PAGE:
There will always be debate about whether having more and more of our data on the cloud is really more sustainable in the long run, but one company making a difference in this space is Salesforce.com. On the business side, it is easy to argue this San Francisco-based company has had a beneficial impact on customer relationship management (CRM) systems. In recent years the US$4 billion company has become a major force in the cloud-computing sector, and is frequently touted for both being a truly innovative company as well as for its sustainability agenda. But the company is making a difference in communities and on corporate responsibility issues as well.
To that end, Salesforce.com recently released its latest sustainability report. A lot of what the report discusses is framed over how the company has evolved since its founding 15 years ago, and it can offer its peer companies, in Silicon Valley and beyond, ideas on how to become a more responsible and efficient operation.
The first highlight that must be shared is Salesforce.com’s community-centric approach to philanthropy. Described by the company as a “1-1-1 Model,” the company has long pledged to contribute 1 percent of its product, equity and employees’ time to projects devoted to social change. The results speak for themselves: As of January 2014, the company’s employees have collectively volunteered 580,000 hours to various organizations — and each employee on average is granted approximately six paid days so they can volunteer how they choose. By the company’s count, donations of its technology have led to 20,000 educational and nonprofit organizations using Salesforce.com products. And since 1999, Salesforce.com has distributed over US$55 million in grants for projects ranging from community development to technological jobs training. The ability for employees to give back, and the encouragement to do so, is one reason why the company regularly ranks highly in Fortune’s and Forbes’ lists of the best companies for which to work.
While its further development of cloud computing has accelerated the company’s growth, Salesforce.com has also strived to make its business run more efficiently — including the bricks-and-mortar shells that house the company’s employees. The company has embraced LEED building standards and has committed to such green building initiatives for all future build-outs. The result is a huge increase in the percentage of Salesforce.com’s building portfolio that meets LEED standards — up from 21 percent in FY2013 to 38 percent in FY2014. Meanwhile the company has steadily increased the amount of green energy used to power its data centers — a nudge upward from 17 percent to 19 percent between FY2013 and FY2014. Over the past year Salesforce.com committed to purchasing renewable energy credits (RECS), at a total of 15 million kilowatt hours, to compensate for 15 percent of the company’s overall energy consumption.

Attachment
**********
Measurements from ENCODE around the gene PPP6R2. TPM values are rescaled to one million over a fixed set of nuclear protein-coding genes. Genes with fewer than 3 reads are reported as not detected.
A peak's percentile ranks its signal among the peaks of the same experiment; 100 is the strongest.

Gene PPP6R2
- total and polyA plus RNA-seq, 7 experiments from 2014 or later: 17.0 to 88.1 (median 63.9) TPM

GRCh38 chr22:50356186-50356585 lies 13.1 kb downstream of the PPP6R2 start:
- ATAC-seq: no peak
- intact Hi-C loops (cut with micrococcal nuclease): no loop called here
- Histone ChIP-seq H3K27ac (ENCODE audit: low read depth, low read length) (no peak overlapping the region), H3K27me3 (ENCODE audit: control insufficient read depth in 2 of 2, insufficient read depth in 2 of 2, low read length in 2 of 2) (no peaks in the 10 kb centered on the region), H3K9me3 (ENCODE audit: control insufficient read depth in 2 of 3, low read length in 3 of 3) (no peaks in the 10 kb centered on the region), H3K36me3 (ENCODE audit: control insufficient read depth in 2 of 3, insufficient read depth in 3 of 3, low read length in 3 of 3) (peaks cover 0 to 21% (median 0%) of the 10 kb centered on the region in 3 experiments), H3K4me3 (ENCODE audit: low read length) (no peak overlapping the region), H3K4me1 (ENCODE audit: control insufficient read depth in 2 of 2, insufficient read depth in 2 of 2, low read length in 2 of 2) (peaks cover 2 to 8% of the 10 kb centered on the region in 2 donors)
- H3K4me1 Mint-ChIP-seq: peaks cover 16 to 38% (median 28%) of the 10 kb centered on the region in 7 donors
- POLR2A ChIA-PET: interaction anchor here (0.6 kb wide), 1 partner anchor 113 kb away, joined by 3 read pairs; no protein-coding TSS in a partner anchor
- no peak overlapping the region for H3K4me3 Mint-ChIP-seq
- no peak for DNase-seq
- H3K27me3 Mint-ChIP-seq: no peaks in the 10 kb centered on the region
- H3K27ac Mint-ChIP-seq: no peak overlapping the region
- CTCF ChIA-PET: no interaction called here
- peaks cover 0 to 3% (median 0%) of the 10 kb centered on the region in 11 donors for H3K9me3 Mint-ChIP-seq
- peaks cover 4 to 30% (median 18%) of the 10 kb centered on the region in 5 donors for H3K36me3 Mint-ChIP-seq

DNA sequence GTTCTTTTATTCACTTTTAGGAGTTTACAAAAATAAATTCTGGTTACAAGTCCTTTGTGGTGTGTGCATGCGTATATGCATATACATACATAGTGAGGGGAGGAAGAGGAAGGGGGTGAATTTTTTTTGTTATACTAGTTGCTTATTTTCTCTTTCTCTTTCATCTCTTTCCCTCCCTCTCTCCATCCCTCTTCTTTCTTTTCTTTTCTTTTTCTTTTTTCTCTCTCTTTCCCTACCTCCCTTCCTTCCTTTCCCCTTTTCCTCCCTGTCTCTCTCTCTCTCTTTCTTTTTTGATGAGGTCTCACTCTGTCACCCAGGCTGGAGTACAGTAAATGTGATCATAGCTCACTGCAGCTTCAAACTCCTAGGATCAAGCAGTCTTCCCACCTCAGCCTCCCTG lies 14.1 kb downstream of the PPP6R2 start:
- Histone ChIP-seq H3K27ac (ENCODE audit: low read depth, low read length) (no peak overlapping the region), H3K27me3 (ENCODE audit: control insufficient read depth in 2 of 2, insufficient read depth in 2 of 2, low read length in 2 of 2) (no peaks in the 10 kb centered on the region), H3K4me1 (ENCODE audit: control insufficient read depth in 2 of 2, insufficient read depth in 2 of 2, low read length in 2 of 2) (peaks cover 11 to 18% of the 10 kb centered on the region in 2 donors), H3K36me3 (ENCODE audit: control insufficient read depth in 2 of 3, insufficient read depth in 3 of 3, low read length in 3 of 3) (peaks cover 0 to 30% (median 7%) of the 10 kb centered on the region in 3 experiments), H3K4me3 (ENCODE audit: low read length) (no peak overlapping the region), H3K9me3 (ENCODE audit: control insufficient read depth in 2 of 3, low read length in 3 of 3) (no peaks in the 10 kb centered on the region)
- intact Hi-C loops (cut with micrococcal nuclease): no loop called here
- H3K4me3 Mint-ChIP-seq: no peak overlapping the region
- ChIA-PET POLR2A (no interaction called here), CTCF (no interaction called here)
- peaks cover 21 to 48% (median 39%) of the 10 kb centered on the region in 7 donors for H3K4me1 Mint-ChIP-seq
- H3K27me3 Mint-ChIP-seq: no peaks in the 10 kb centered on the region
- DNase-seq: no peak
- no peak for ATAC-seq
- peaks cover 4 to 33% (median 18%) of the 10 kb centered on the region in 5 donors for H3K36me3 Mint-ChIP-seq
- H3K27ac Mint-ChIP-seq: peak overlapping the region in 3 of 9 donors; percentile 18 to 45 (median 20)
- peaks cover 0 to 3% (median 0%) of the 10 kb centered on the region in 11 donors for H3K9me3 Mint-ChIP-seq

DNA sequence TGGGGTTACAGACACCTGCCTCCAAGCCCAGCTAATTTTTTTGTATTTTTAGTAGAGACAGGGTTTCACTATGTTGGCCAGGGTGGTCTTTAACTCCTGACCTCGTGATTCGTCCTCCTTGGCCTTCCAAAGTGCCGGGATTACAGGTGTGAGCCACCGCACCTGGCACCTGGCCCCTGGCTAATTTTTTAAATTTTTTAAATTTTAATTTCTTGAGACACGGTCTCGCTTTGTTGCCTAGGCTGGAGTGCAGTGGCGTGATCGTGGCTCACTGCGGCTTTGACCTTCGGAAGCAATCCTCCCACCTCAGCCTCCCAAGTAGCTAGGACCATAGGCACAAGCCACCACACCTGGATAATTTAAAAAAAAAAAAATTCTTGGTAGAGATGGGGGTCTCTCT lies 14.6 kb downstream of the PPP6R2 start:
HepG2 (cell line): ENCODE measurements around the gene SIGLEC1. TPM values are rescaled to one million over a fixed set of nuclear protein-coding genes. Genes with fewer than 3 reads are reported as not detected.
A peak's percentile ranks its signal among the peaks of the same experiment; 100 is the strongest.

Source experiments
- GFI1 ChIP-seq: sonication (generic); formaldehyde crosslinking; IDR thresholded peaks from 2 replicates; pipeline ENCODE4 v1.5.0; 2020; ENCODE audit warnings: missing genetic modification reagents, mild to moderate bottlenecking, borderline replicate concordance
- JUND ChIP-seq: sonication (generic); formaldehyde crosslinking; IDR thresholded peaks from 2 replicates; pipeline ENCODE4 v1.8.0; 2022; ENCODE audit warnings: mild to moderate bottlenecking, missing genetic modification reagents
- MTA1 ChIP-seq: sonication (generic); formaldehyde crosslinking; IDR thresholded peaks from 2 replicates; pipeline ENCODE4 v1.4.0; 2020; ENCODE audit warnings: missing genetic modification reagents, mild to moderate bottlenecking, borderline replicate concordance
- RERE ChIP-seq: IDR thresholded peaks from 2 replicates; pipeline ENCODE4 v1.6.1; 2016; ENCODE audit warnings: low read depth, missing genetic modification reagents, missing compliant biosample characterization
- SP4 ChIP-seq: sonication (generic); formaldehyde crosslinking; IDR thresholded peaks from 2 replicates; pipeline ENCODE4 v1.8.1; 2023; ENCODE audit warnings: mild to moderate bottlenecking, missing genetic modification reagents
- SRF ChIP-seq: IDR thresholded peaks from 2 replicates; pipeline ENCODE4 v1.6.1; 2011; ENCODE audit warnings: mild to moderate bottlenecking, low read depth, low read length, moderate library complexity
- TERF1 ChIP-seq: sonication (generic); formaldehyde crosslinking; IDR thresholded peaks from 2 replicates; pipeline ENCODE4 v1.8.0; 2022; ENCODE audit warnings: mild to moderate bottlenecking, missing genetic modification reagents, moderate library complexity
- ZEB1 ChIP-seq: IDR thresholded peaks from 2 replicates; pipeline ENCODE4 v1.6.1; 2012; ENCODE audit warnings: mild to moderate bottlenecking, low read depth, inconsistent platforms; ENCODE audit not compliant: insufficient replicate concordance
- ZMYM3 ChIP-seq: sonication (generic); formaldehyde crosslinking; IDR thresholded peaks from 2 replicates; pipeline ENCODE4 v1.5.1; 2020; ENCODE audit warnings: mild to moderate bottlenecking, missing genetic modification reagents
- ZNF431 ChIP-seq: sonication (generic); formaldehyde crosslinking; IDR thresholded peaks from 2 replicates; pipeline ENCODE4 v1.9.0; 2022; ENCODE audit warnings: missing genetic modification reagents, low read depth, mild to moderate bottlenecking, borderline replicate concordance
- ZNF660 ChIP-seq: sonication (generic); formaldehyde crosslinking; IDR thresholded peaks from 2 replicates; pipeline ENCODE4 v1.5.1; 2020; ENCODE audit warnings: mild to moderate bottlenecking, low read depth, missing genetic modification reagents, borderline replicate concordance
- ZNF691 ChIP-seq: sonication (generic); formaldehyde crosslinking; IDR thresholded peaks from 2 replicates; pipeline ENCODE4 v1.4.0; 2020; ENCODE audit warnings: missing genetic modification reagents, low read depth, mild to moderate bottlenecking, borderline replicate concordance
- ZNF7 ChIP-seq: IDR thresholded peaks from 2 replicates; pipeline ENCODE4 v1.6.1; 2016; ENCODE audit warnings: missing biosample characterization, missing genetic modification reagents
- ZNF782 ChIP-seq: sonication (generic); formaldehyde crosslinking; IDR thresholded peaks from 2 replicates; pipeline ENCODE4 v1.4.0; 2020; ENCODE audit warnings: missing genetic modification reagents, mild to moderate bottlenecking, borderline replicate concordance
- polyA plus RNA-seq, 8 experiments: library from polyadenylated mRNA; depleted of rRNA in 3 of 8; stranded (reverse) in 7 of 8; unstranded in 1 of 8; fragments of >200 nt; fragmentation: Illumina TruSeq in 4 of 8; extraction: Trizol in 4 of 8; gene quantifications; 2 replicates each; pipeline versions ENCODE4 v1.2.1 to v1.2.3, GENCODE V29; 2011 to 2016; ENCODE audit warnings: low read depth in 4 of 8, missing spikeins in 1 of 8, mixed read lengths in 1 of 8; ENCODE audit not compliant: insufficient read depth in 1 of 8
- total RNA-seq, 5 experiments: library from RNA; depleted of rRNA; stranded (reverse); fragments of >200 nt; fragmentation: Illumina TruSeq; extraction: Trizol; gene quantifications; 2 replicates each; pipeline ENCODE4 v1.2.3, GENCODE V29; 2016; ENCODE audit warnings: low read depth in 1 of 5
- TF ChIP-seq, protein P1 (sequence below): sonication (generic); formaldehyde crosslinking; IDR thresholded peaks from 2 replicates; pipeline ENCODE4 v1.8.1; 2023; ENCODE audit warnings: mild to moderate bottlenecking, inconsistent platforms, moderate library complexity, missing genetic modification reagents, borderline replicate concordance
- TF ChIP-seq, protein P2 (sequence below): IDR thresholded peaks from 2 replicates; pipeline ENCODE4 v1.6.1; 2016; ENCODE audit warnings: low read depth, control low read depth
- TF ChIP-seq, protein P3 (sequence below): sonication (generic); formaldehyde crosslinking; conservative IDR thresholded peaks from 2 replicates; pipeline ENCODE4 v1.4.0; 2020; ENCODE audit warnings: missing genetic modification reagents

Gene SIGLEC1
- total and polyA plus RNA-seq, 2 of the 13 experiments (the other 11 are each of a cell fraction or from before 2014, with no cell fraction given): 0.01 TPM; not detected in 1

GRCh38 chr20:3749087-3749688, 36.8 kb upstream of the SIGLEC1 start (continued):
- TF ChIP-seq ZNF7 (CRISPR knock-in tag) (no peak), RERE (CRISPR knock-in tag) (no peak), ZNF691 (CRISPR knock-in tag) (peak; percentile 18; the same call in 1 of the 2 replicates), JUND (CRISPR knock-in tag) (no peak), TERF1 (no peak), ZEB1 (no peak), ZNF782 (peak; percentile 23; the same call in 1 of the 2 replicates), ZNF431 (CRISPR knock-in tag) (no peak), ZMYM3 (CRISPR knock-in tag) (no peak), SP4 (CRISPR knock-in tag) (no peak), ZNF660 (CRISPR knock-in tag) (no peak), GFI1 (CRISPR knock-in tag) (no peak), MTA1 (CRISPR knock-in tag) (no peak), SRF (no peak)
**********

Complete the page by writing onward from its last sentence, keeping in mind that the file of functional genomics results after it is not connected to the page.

Furthermore, the company claims its cloud-computing networks’ architecture provides far more energy and carbon efficiency than other information technology platforms. As a result, while the company’s carbon footprint has increased because of its overall growth, Salesforce.com says its customers’ average emitted carbon per transaction has stayed flat, at 0.07 grams during both FY2013 and FY2014.
For more information on Salesforce.com’s FY2014 report, which includes many anecdotes about the company’s approach towards business and GRI index, the report in full can be viewed here.
Image credit: Salesforce.com
Leon Kaye has written for TriplePundit since 2010, and became its Executive Editor in 2018. He's based in Fresno, CA, from where he happily explores California’s stellar Central Coast and the national parks in the Sierra Nevadas. He's lived in South Korea, the United Arab Emirates and Uruguay, and has traveled to over 70 countries. He's an alum of the University of Maryland, Baltimore County and the University of Southern California.